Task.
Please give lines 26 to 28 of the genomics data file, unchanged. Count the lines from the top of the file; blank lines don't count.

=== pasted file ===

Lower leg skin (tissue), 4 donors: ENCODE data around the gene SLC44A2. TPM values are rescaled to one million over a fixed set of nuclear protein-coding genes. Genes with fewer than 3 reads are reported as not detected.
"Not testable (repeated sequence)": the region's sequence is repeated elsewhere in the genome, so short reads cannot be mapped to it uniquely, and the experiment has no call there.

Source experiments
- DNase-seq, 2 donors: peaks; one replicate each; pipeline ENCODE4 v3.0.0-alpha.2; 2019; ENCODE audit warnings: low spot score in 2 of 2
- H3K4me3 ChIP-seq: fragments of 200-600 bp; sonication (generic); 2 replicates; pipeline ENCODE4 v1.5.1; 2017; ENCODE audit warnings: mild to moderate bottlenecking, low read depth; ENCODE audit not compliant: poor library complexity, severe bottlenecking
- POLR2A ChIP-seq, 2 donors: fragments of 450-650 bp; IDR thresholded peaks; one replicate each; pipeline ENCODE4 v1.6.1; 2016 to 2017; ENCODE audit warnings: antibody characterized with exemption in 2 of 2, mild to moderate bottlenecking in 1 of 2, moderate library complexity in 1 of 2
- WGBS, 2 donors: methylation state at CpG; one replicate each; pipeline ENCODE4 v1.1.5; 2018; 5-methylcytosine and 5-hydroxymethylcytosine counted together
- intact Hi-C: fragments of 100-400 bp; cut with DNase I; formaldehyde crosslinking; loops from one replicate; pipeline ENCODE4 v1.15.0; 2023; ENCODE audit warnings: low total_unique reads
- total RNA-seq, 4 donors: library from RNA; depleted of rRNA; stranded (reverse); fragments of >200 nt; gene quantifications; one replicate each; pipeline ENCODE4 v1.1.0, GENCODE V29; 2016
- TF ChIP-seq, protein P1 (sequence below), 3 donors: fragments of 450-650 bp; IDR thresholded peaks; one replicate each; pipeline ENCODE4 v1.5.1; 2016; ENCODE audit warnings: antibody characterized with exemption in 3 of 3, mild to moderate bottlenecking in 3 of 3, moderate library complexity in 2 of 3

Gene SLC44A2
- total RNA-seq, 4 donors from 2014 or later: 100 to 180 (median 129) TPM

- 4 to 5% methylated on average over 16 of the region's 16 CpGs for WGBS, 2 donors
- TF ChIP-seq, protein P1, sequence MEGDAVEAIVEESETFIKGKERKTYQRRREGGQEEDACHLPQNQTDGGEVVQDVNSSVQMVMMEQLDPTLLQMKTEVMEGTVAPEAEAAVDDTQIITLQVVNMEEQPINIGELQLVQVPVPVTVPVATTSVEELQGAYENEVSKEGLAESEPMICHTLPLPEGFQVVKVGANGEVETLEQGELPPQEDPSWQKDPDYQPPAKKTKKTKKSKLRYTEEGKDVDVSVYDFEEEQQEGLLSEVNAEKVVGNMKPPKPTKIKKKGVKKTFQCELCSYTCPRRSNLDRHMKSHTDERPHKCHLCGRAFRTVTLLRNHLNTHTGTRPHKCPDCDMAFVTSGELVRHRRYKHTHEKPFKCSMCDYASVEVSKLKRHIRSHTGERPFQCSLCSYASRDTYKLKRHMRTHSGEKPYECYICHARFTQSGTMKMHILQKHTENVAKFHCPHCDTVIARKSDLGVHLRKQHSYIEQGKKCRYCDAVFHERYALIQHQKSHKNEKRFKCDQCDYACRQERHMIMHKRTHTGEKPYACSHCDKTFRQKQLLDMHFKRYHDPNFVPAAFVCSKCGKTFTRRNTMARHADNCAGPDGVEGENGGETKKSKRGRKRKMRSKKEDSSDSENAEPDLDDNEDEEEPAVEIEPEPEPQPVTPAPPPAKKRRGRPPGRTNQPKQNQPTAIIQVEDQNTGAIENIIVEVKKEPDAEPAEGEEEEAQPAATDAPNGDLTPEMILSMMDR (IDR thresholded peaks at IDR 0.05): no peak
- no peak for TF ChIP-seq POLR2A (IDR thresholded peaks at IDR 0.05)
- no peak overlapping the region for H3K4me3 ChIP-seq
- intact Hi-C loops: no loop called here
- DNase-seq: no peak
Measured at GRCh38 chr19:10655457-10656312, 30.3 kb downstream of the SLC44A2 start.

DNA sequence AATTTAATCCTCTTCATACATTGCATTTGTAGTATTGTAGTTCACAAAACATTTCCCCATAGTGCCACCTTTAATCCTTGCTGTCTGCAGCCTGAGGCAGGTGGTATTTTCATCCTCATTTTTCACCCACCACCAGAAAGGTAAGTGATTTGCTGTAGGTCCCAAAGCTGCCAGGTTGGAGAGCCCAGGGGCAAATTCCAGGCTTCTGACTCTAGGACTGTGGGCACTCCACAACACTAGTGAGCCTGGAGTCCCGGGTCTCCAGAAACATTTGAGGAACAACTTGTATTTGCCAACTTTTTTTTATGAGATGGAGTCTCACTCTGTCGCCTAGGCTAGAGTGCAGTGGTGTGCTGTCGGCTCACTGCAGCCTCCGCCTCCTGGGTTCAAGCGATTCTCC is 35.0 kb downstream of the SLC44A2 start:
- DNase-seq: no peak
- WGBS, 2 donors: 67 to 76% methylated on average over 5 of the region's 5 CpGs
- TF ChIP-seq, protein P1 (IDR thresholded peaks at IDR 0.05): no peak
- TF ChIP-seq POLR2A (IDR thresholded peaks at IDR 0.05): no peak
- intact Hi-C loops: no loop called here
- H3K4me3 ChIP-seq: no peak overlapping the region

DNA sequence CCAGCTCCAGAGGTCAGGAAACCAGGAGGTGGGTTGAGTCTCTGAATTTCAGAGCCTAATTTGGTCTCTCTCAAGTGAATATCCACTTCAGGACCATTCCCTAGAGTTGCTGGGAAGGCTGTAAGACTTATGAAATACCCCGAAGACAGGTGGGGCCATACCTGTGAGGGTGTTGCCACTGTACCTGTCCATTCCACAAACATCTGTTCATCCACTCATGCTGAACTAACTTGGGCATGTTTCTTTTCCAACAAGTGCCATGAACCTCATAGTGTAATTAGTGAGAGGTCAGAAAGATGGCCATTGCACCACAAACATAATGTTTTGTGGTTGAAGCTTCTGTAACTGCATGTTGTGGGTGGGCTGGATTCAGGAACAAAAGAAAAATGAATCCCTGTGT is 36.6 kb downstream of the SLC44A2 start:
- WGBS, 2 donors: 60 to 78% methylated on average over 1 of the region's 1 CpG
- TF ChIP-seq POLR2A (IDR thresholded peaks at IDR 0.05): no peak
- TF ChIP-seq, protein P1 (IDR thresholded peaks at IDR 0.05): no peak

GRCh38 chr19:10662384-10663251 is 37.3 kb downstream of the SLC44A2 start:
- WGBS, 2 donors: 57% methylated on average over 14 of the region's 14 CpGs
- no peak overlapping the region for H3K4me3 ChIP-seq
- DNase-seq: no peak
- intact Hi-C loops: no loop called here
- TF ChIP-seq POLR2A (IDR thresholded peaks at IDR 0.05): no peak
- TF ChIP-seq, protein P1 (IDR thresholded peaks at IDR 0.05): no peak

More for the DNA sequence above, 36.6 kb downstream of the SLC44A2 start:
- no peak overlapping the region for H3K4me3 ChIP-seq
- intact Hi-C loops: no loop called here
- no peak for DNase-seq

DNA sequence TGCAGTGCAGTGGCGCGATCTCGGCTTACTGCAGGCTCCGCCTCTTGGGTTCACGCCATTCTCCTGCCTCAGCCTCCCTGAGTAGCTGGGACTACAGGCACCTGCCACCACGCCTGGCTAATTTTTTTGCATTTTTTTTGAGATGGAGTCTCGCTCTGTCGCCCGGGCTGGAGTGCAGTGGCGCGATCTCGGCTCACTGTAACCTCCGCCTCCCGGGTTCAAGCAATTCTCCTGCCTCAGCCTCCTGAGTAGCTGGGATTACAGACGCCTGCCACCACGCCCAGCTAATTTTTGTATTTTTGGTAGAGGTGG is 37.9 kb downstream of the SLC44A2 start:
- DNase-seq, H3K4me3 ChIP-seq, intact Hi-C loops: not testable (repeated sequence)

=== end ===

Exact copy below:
- H3K4me3 ChIP-seq: no peak overlapping the region

DNA sequence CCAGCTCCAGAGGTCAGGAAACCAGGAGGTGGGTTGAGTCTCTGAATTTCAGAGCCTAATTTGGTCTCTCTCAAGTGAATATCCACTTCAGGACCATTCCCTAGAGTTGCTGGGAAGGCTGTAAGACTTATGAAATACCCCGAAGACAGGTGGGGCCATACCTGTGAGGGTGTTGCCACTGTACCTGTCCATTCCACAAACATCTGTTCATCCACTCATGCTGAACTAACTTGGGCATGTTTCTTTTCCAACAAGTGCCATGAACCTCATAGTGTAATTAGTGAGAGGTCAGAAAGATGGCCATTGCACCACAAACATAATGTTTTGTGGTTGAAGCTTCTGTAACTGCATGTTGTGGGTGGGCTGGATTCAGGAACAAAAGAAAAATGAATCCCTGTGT is 36.6 kb downstream of the SLC44A2 start:
- WGBS, 2 donors: 60 to 78% methylated on average over 1 of the region's 1 CpG